Reblog: ‘The Bible is a Refugee Narrative: The Church and Migration’

I have wanted to write something along these lines myself, but here it is done eloquently and succinctly. Thank you, Matt 🙂

The Left Hand of Ehud: Matt's Bible Blog

The Bible is the sweeping story of a refugee people.

It’s sometimes hard to see it as such, when bishops sit in the House of Lords and American evangelicals have access to the corridors of power. But without the stories of liberation from Egypt, and the Exile in Babylon, and the Roman oppression of Israel, the whole narrative of the Scriptures falls apart. Even the words in black and white come to us not from the rarefied atmosphere of some ancient theological powerhouse but from immigrant communities remembering the destruction of their cities, their journey into exile.

And so there’s a direct link across the ages between the antisemitic plots recorded in theBook of Estherand the refugees who arrived in the UK as part of theKindertransport; there’s a link betweenthose fleeing Aleppo and the Book of Lamentations; people looking for economic security and the

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From Victim to Victory

I’m in bed because I have a bad cold and whenever I catch anything these days I have to be very careful otherwise I will not get better in a timely fashion. Ugh. It’s mostly just boring and frustrating because I have a daily plan and I can’t stick to it 😕

However, this morning I am so glad because I have been listening to audiobooks and came across a wonderful recording which has been sitting in my Audible library for a while now. Today I have had the opportunity to give it my full attention.

 

“[There is] a giant step from knowledge to acknowledgement. In a family, a community and a nation there can be guilty secrets. Everybody knows something to be the case but there is no acknowledgement.”

michael_lapsley_20050501

Michael Lapsley, Oxford, 2005 (from Wikipedia)

“Prayer, love, support, acknowledgement, reverence, recognition, giving it moral content, saying ‘yes, what happened to you was wrong‘, all of this is what I would say, in terms of my faith, [is] the way in which God enabled me to travel a journey from victim [to] survivor to victor… Something horrible happens to us [and] we’re victims. If we physically survive we are survivors, but frequently that’s where people stop and remain prisoners inside themselves… Life is like a river: something terrible happens and our lives become whirlpools, and we never ever really live again except in terms of what has happened to us…”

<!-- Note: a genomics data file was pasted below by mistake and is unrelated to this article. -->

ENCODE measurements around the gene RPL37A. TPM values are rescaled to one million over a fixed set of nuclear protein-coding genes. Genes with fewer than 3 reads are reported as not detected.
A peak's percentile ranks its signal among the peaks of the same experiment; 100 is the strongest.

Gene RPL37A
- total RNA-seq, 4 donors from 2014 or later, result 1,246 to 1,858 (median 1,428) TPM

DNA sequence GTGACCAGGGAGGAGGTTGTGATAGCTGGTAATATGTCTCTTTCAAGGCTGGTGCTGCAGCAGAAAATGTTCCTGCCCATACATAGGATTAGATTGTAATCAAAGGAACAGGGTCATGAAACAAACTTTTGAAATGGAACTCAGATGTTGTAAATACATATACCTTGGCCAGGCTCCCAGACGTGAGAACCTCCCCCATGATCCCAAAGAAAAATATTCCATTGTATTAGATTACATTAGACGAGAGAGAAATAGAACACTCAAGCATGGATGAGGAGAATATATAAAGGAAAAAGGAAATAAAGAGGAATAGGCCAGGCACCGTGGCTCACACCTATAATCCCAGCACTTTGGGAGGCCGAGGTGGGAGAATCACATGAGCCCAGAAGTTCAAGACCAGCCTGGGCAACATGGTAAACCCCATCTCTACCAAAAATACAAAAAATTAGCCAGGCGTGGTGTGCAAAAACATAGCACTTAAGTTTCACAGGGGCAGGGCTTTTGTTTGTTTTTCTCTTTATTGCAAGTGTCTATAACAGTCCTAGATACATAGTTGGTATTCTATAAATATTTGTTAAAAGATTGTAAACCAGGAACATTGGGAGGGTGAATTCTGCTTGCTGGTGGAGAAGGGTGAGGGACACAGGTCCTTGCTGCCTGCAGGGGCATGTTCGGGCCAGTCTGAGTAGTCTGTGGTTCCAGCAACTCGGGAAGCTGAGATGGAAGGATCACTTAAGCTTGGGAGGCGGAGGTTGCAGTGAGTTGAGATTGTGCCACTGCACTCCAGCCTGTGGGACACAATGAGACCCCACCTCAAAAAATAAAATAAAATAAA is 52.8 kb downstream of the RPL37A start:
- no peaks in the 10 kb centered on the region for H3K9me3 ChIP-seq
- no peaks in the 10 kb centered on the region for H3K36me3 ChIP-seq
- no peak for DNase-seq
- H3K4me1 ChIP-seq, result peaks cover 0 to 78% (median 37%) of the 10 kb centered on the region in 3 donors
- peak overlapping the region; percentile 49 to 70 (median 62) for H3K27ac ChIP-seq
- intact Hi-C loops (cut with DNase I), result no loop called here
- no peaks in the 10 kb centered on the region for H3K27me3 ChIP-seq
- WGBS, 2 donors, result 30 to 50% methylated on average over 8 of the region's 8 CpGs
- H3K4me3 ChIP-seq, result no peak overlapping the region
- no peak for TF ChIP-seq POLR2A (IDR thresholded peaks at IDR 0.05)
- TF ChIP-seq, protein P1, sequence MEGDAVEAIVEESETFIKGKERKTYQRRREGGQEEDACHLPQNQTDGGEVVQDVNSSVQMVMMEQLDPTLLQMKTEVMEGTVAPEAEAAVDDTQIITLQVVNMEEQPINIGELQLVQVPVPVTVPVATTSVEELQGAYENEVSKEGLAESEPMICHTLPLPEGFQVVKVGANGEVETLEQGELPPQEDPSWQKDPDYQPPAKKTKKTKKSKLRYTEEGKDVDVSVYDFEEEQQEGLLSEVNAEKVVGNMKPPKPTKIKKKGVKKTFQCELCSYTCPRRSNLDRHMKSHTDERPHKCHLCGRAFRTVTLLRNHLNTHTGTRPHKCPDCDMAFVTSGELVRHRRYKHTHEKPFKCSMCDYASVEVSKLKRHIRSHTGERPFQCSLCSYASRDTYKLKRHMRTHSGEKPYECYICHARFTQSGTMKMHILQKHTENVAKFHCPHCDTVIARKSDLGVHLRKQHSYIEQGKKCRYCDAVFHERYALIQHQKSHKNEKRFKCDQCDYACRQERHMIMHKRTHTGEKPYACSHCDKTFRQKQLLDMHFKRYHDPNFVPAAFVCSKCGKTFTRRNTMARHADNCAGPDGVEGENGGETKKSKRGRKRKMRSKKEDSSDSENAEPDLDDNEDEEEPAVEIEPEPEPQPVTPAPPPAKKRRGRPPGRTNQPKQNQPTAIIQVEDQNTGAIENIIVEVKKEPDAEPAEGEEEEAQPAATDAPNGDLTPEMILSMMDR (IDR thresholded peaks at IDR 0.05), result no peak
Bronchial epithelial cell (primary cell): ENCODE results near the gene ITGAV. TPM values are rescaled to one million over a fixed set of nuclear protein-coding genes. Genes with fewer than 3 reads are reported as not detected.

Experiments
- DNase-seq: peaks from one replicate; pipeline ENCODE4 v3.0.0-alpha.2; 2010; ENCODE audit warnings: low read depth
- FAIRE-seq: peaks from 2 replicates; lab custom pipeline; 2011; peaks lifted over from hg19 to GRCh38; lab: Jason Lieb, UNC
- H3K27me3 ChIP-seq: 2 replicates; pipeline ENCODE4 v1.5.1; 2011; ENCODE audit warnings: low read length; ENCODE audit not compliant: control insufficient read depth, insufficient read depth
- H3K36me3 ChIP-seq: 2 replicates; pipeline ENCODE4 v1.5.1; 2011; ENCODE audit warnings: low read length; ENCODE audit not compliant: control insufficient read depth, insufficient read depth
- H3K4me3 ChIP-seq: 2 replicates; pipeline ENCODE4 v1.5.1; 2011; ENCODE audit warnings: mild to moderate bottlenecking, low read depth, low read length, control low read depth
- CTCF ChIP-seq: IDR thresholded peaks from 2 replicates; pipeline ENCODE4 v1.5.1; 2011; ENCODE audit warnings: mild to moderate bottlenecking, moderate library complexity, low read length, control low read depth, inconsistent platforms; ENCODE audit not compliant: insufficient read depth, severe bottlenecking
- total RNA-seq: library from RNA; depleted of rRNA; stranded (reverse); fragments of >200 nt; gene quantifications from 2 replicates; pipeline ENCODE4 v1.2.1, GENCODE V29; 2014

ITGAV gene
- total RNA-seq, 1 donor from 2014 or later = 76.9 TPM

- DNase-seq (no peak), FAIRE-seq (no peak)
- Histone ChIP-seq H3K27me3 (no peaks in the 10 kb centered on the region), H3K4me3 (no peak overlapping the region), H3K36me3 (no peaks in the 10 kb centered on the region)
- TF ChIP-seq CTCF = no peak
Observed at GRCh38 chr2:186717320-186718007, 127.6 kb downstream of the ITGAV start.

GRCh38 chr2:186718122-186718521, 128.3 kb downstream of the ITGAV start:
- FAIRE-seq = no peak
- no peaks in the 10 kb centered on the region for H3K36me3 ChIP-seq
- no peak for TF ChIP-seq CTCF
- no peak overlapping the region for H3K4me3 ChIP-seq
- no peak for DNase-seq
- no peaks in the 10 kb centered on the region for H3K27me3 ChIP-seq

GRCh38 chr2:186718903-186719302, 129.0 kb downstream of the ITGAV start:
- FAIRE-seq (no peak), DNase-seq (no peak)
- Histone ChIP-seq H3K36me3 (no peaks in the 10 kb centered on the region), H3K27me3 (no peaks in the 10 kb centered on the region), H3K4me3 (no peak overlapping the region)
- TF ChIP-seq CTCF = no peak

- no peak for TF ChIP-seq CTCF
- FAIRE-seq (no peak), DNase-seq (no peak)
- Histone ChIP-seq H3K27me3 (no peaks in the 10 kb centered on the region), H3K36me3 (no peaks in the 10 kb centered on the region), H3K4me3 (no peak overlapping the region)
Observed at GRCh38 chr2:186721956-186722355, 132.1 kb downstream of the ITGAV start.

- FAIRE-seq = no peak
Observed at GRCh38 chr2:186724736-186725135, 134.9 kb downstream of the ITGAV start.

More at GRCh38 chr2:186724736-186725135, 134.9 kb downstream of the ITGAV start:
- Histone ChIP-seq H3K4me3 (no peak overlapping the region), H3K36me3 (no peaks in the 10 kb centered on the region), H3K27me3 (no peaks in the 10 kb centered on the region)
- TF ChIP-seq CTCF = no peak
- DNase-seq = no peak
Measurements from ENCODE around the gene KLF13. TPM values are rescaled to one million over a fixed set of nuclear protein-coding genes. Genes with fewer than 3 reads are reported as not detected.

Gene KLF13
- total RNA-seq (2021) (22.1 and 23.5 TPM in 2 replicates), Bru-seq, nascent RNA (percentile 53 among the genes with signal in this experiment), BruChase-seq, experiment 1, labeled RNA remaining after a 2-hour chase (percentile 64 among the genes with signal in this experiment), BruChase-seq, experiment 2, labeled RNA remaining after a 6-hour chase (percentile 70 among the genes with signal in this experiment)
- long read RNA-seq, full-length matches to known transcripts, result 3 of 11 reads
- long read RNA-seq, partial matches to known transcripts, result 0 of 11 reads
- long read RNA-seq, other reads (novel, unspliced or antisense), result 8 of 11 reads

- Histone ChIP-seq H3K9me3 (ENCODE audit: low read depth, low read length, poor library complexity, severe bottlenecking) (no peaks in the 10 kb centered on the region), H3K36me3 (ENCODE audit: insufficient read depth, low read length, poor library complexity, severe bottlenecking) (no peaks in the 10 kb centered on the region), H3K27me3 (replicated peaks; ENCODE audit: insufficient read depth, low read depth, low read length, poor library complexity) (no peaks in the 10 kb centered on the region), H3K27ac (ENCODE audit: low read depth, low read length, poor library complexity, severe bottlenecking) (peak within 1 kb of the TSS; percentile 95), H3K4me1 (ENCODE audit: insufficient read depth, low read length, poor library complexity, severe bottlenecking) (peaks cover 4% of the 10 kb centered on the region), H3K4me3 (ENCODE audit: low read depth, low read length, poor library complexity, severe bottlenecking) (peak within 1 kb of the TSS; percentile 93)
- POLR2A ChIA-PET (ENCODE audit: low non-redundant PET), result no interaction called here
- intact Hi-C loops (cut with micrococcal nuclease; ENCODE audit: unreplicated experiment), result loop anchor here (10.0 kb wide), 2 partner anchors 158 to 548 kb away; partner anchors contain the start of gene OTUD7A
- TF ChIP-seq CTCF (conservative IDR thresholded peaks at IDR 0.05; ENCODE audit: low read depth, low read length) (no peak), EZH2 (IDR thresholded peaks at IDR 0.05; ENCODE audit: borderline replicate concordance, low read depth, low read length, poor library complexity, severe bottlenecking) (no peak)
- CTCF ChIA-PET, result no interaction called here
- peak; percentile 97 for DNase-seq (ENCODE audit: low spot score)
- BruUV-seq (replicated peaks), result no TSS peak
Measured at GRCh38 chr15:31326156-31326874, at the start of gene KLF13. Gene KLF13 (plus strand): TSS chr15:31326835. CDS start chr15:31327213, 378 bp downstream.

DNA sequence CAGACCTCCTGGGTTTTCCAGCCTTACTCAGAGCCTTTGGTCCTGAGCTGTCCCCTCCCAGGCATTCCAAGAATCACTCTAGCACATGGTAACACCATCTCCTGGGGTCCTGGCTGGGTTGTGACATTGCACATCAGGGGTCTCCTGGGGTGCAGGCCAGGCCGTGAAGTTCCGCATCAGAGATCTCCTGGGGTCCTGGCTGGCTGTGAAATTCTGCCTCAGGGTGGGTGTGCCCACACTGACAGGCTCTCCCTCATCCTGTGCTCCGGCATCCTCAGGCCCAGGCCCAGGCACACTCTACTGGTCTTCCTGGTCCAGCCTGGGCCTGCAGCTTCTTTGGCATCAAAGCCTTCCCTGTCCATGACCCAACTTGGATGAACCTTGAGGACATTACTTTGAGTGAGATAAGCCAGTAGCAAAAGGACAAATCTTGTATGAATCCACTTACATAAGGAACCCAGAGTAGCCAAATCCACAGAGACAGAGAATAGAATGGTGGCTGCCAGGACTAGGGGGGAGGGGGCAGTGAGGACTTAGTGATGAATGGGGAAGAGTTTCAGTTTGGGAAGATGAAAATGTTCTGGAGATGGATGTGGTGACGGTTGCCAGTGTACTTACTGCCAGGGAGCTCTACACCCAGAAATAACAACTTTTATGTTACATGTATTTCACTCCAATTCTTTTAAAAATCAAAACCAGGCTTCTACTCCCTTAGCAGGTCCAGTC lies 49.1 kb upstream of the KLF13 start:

~ Father Michael Lapsley speaking in ‘A South African Journey’

by Radio Free Maine.

Audiobook available from audible.co.uk

(transcribed by yours truly)

Michael Lapsley campaigned against apartheid. In 1990 he was the subject of a letter bomb which caused severe burns, destroyed his hands and left him blind in one eye. Since then he has worked tirelessly for hope and healing, in particular he works with former victims of trauma.

“…if the Son makes you free, you will be free indeed.”

~ John 8:36 (NRSVA)

An Intimately Personal Struggle

Now the definition of sin that many of us were given was a thought, word or deed contrary to the Law of God. The requirements for sin were three:

  1. You had to have full knowledge.
  2. It had to be a grievous matter.
  3.  You had to give it full consent.

It all sounds reasonable at first glance, but actually it’s not a definition of biblical sin at all. It’s a juridical definition of law. We lost touch with the biblical tradition and the intimately personal struggle meant by the word ‘sin’. We made the whole thing juridical, where we could easily identify it, shame it and enforce it. Thus our concerns came with external behaviour that could be pointed to, measured, defined and controlled, or brought into ‘court’ as it were. You cannot do that with mercy, justice and good faith… which Jesus calls the ‘weightier’ matters of the Law.

~ Things Hidden: Scripture as Spirituality by Richard Rohr